Test Optional Admissions Expanded to Most Programs This Fall

A Pitt flag with trees behind it, with orange and red leavesFirst-year prospective students seeking to attend the Pittsburgh campus in fall 2021 will have one more tool available to ease the process amid the pandemic.

The Office of Admissions and Financial Aid announced the test optional policy for fall 2021 admission has been expanded to first-year applicants in all programs, majors, schools and colleges, with the exception of the School of Nursing.

The policy, which allows students applying for the main campus to decide whether or not to include SAT or ACT scores as part of their application, was offered to 2021 applicants of the Kenneth P. Dietrich School of Arts and Sciences in July and was implemented broadly in August. In April the Bradford, Greensburg and Johnstown campuses began offering the policy.

“We wanted to make sure no student was denied the opportunity to apply for admission at the University of Pittsburgh, especially because of the availability of testing centers,” said Kellie Kane, associate vice provost for enrollment and executive director of admissions.

Kane joined Barry Duerr, associate director of admissions, and Julia Ehlis, assistant director of admissions, on Thursday to discuss the changes during a webinar with guidance counselors from across the country.  

Under the new policy, applicants will receive comprehensive individual reviews and admissions decisions will be based upon holistic factors such as strength of academic coursework, performance in advanced courses, short answer and essay questions and extracurricular activities. Short answers, essays and extracurriculars are now mandatory for those who choose not to include test scores.

Students who do not submit test scores will still be eligible for merit based scholarships and to apply to the Honors College and Guaranteed Admissions Programs for graduate schools. Students will be notified if there are delays in admissions due to the new review process.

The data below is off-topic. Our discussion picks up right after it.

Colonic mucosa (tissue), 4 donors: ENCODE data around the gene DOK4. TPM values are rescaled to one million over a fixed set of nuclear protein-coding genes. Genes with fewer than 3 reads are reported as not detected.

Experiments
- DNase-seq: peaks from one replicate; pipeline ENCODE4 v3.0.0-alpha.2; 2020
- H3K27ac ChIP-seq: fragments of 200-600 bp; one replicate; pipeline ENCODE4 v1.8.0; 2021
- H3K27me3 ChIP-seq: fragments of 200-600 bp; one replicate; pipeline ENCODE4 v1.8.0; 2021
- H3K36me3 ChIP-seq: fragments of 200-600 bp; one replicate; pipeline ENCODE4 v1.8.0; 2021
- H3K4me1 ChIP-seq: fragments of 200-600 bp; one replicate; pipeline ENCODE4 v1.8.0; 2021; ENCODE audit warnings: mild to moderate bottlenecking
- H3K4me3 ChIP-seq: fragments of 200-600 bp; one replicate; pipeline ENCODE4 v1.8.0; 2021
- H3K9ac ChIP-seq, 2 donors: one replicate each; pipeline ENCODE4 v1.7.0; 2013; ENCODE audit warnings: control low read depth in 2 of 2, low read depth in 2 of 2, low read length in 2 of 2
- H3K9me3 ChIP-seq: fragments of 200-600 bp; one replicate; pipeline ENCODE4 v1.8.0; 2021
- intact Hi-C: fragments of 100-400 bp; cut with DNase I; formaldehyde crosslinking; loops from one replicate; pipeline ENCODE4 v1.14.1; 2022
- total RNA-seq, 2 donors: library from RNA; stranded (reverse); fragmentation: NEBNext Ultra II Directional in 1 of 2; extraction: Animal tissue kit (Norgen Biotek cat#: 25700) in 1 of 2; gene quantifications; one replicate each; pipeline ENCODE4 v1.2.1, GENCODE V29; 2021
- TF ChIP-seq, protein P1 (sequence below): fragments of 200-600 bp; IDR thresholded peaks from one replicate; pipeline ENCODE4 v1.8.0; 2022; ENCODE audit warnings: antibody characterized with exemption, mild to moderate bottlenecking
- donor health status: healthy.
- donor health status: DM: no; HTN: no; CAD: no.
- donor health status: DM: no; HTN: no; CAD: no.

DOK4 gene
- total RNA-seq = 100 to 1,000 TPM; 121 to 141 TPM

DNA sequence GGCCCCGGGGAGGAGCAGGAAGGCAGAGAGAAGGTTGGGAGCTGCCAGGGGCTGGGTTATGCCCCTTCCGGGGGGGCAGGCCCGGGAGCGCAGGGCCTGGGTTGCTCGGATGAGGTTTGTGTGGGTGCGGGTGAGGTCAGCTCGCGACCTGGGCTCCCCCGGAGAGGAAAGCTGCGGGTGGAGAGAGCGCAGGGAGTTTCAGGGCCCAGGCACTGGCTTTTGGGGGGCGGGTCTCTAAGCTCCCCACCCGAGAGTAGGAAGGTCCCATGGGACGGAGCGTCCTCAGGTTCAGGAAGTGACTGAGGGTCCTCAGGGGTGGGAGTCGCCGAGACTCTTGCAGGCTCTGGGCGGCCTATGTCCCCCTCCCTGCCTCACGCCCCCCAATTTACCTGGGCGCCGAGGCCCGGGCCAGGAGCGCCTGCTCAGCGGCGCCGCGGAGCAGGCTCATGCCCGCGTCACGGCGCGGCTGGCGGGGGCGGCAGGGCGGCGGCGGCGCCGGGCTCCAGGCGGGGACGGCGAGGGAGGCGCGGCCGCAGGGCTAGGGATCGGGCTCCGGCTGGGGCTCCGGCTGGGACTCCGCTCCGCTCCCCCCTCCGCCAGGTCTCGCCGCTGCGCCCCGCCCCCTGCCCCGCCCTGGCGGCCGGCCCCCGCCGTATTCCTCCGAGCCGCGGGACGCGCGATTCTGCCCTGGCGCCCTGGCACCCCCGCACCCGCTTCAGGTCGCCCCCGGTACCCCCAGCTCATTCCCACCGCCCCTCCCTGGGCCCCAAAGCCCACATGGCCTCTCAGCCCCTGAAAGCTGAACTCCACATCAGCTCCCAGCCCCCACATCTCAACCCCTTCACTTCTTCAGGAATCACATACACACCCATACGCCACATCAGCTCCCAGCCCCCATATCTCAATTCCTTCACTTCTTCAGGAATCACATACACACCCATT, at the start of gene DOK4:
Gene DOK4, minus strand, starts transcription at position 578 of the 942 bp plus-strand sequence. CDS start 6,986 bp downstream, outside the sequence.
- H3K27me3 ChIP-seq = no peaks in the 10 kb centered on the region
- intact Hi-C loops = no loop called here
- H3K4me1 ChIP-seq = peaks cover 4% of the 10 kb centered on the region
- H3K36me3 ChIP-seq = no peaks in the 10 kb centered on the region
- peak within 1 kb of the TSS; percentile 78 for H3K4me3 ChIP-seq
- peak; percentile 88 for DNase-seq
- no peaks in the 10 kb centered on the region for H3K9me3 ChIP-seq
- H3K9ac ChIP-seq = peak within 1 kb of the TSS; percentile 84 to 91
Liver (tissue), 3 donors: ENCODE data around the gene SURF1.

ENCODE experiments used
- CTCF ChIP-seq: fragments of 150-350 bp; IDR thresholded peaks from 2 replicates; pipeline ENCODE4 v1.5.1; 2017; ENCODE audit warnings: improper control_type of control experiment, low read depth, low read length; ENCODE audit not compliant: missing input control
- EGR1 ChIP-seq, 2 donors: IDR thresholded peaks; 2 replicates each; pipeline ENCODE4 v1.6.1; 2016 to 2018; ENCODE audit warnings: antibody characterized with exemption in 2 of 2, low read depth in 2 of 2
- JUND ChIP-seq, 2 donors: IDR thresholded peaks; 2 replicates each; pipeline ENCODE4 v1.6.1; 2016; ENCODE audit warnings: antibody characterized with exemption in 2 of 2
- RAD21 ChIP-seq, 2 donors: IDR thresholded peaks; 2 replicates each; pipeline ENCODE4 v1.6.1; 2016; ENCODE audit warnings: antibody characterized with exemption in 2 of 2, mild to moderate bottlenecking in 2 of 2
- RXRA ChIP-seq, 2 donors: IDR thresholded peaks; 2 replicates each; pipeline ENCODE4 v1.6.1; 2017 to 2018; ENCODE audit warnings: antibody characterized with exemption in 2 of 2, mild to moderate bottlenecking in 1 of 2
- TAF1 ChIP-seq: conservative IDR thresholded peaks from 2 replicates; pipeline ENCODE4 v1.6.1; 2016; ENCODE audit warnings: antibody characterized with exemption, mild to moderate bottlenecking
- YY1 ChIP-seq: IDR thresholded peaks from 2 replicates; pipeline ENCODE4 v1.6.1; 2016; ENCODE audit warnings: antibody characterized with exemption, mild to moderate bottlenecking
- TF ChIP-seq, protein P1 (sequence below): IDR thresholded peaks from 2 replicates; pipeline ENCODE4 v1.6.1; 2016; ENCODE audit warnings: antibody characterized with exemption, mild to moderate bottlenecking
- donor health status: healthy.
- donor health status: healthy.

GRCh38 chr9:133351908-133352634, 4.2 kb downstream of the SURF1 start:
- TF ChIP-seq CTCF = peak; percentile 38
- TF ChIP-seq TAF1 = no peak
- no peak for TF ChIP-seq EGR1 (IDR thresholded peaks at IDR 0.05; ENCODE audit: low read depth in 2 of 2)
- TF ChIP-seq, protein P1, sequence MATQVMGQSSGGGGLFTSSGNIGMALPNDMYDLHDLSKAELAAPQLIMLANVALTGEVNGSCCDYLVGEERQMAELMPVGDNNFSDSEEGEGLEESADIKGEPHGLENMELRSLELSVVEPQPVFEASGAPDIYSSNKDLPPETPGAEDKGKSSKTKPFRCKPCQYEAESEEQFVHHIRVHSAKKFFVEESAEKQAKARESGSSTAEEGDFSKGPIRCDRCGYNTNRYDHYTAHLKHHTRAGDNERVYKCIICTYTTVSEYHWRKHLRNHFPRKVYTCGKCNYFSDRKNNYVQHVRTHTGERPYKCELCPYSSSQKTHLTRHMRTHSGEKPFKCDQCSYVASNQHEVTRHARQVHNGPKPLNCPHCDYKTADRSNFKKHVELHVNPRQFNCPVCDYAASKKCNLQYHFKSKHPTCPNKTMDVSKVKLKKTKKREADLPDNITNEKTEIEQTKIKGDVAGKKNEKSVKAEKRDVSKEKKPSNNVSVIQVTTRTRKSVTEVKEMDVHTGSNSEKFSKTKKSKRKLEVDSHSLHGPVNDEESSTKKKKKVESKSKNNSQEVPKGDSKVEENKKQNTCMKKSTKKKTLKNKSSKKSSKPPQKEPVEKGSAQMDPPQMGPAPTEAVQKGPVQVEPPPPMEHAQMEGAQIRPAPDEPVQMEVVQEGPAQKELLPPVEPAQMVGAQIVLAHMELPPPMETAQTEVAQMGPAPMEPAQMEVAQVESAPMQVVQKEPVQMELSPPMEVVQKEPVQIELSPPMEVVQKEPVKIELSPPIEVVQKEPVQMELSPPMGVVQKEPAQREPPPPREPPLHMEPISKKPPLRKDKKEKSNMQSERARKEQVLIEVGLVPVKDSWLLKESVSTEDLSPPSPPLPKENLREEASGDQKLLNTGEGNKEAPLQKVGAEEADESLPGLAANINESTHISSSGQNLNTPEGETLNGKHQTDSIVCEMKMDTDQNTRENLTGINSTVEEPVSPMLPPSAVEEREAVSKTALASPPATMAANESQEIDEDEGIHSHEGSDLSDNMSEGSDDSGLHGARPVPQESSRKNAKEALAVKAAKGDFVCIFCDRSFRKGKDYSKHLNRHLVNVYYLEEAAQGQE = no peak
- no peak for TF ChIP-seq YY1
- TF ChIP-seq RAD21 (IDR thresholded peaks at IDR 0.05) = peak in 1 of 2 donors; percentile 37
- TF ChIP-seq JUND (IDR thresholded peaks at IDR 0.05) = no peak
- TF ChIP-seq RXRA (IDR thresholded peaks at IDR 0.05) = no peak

Advice for applicants

Kane said factors such as transcripts and grades will “take a slightly larger role” in the evaluation process for students who do not submit test scores and encouraged applicants to use supplemental information to share personal stories about their educations and lives.

“We strongly recommend a personal statement where you can tell us who you are and why you make a great fit. We will take letters of recommendation but you want to make sure they’re telling us something that we’re not already seeing on a student’s transcript,” she said.

She used the example of a recommendation letter praising a student for high grades versus a letter discussing how a student experienced homelessness during her junior year of high school to illustrate the point.

“Without that letter, we never would have known—her entire transcript was straight A’s her entire life,” she said.

Ehlis noted that letters don’t have to be written by traditional authors such as school counselors as long as they come from someone who knows the student well.

“It should be someone who knows the student fairly well to be able to talk about these things. That can be a teacher, employer, someone who leads your church or religious institution. As long as it’s someone who can speak to the character of the student to give that information,” she said.

Kane said the same attention to detail should be given to statements about extracurricular activities, particularly since COVID-19 shutdowns impacted the previous school year.

“A page of all the activities a student has ever done with an X marking the year that it was done is not as important as one activity that really meant something. Experience doesn’t have to be starting a club or being class president,” she said.

“Also, not every student has the ability to be part of extracurricular activities. Their extracurricular activity could be taking care of siblings, going to work to finance their education or to pay bills in the household. That’s as important and as impressive as being captain of a soccer team.”

For now, the test optional policy is only in place for the fall 2021 term, with the expectation that it will be extended to future years pending the assessment of the fall 2021 enrollment cycle.

“We’re doing what’s in the best interest of students and families as they apply to the University of Pittsburgh. If it ends up being a practice that is embraced in our community, my best guess is it is going to continue. If at the end of the year we get feedback it didn’t work for our students and our campus community, then we’ll consider going back to the test option,” said Kane.